- Her favorite toy is a pink seahorse that we named Lulu. Lulu lights up and plays songs, similar to a Glowworm.
- Alexandra still won’t sleep in her crib overnight; she’ll only sleep on our chests. She will take naps in her swing or lamb chair.
I don’t understand the witchcraft that the Bubble Guppies uses to infatuate children, but it’s far and away Alexandra’s favorite show. It’s literally the only thing that we know, for a fact, will get her to go from a screaming fit to completely content. Every time the Bubble Guppies burst into song, she starts smiling.
The show stars six Bubble Guppies (which is a fancy way of saying “mermaids”) who sing and dance, while teaching kids basic concepts and vocabulary.
Every episode follows the same formula:
1) One of the Bubble Guppies runs into something on the way to class
2) They all go to “class” (if you can call it that…I’ll get into that later)
3) They sing a song
4) They have lunch
5) They play outside and have a magic adventure
6) They end with a song
Before I get into this, I’ll say that I love Bubble Guppies. It’s Alexandra’s favorite show, and therefore my favorite show by proxy. Here’s a breakdown of all the main characters.
Molly is the main character, and Alexandra’s favorite. You’ll notice all of the Bubble Guppies have a different race, but I’m not quite sure what Molly is supposed to be. Jersey shore, maybe? She’s pretty tan. Generally, Molly-led episodes are the best, and have the best songs.
Gil is the Zack Morris of Bubble Guppies. He doesn’t understand most of the basic concepts portrayed in the show, but he’s pretty sweet at Fishketball. He’s also kind of a derelict, because he always interrupts Molly when she’s trying to do the show’s intro. He and Molly seem to have sort of a relationship going on (she calls him “Gilly”), which I’m cool with. Bubble Puppy is Gil’s puppy.
Let’s not mince words here, Deema is freaking insane. Ever have a girlfriend that you break up with, and she throws all of your clothes in the street and lights your carpet on fire? That’s Deema. She’s Molly’s best friend, and my favorite Bubble Guppy because I love the crazies.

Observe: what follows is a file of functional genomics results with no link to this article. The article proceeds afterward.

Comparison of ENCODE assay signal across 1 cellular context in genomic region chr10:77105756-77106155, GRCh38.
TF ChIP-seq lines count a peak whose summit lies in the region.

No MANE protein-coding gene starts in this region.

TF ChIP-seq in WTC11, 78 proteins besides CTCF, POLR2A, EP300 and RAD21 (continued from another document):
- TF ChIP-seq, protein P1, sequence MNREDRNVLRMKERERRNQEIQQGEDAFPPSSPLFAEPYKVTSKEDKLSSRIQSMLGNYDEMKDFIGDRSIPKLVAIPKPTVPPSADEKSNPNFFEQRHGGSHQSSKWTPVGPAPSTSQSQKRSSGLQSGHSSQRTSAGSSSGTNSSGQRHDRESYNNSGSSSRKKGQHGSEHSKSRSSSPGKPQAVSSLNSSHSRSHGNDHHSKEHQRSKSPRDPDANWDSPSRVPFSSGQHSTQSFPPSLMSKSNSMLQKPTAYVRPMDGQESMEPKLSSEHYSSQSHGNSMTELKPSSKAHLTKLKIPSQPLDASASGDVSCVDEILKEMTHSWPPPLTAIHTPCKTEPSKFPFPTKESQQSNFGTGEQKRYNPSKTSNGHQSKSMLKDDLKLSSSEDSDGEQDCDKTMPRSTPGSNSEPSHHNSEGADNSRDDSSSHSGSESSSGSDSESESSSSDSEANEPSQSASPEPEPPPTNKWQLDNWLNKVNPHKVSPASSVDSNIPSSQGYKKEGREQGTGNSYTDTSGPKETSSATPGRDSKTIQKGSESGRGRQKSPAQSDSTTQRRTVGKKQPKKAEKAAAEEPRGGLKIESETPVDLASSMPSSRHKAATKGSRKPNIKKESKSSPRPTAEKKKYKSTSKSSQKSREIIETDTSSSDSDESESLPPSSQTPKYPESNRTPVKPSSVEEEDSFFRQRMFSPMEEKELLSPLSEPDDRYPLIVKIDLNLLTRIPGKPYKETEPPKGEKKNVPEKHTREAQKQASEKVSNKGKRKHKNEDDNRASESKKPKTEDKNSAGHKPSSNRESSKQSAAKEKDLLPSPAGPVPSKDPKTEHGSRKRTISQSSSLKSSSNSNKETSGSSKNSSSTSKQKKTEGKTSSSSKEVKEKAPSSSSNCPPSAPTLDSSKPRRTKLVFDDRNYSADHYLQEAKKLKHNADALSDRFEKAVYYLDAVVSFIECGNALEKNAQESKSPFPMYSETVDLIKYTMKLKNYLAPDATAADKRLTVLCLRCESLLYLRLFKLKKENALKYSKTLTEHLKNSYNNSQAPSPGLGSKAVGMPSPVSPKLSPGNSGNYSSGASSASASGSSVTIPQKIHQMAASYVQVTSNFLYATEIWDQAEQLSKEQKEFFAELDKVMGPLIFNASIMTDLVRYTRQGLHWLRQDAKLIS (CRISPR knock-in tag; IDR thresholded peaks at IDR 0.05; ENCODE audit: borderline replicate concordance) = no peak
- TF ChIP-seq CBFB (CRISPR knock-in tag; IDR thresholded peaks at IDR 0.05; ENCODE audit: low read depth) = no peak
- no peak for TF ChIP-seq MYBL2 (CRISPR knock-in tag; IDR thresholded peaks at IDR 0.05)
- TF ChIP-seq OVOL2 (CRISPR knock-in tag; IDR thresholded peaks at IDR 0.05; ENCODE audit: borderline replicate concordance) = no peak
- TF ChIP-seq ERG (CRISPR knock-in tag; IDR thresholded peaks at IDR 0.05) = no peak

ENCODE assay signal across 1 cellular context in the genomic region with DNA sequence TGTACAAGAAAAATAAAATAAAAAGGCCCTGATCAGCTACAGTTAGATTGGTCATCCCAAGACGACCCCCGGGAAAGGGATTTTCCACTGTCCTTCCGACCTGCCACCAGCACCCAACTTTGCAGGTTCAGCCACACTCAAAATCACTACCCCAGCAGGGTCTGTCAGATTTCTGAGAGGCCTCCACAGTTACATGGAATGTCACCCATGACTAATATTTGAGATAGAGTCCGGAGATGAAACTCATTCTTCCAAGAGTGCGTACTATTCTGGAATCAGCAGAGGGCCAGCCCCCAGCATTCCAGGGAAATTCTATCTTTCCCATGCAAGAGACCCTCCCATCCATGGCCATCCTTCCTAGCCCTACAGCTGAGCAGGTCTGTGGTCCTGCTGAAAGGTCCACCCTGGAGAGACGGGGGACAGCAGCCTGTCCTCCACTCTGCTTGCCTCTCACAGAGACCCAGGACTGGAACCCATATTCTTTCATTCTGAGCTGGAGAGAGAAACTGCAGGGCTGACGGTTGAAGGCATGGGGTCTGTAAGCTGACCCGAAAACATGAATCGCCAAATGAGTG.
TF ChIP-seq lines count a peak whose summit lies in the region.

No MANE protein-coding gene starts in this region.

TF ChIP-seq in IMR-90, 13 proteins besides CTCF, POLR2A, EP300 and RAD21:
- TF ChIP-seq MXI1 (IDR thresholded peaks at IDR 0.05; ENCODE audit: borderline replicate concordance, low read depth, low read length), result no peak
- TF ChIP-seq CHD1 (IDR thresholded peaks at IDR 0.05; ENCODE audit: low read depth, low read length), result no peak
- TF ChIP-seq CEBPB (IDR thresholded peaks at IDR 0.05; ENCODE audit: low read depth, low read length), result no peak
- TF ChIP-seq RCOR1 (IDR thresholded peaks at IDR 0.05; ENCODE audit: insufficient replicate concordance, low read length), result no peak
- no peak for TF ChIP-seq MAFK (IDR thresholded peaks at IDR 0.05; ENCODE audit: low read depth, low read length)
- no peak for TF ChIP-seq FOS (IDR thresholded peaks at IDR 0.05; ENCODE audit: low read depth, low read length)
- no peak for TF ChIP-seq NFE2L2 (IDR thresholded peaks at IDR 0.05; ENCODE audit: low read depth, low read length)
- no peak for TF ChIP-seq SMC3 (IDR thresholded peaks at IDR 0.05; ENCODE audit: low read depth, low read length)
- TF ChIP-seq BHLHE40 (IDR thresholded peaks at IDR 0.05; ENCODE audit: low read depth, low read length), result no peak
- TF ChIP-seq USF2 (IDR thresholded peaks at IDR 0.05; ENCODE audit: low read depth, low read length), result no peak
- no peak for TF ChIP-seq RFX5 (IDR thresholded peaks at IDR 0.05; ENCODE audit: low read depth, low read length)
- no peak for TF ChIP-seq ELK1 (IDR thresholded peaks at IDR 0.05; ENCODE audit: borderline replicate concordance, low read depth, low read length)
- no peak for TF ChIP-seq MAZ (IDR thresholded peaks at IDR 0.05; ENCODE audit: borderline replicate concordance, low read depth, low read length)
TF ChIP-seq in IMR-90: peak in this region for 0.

If Bubble Guppies were fished for sport, Oona would be the first one caught. She’s not what you’d call bright. While the other Bubble Guppies seem to have an idea what’s going on, she wanders the ocean pretty clueless, contributing nuggets to the conversation such as, “I like stories!” Not the brightest fish in the sea.
I hate Nonny. He’s a know-it-all, he never smiles and he’s anti-social. Every time the show enters the schoolhouse, all of the Bubble Guppies say hi…except Nonny. I should be nice though, he’s really smart, and one day he could be my boss.
I like Goby, and there seems to be something going on between him and Deema. The two of them noticeably flirted during the Cowgirl Parade episode, and they hold hands in the theme song. His episodes are pretty good, and I have no beef with this guy.
Mr. Grouper has absolutely no control over his class. In every episode, one of the kids sees something on the way to school, and Mr. Grouper diverts his entire lesson plan to talk about whatever they want. He sometimes takes the class on questionable impromptu field trips, and frankly, he creeps me out a bit.
In all seriousness, there are a lot of worse things she could be watching, so I’ll gladly take this. The songs are tolerable and catchy, and the plot lines are decent. With that said, watch any episode of this show on Nick Jr.’s website (http://www.nickjr.com/kids-videos/bubble-guppies-videos.html), and you’ll see 100% of what I wrote here is the truth.
This blog has been somewhat of a ghost town lately. No excuses, but here’s a brief update on our life, which has been somewhat responsible for the lack of content:
So with that said, this post won’t contain any funky photoshops, nonsensical photos or animated gifs of primates stealing hubcaps. Sorry to disappoint, but I’m trying to squeeze three months into one blog post, so I want to be concise.
Now back to the reason I started this blog, little Miss Alexandra. For the first three months, things changed pretty slowly. We’d see a new development in the baby girl every week or two. Now, we’re seeing daily changes in Alexandra, as she becomes more aware and learns new things.
LOL: If you haven’t watched the video at the top of this post, check it out. She bursts into laughing fits regularly now.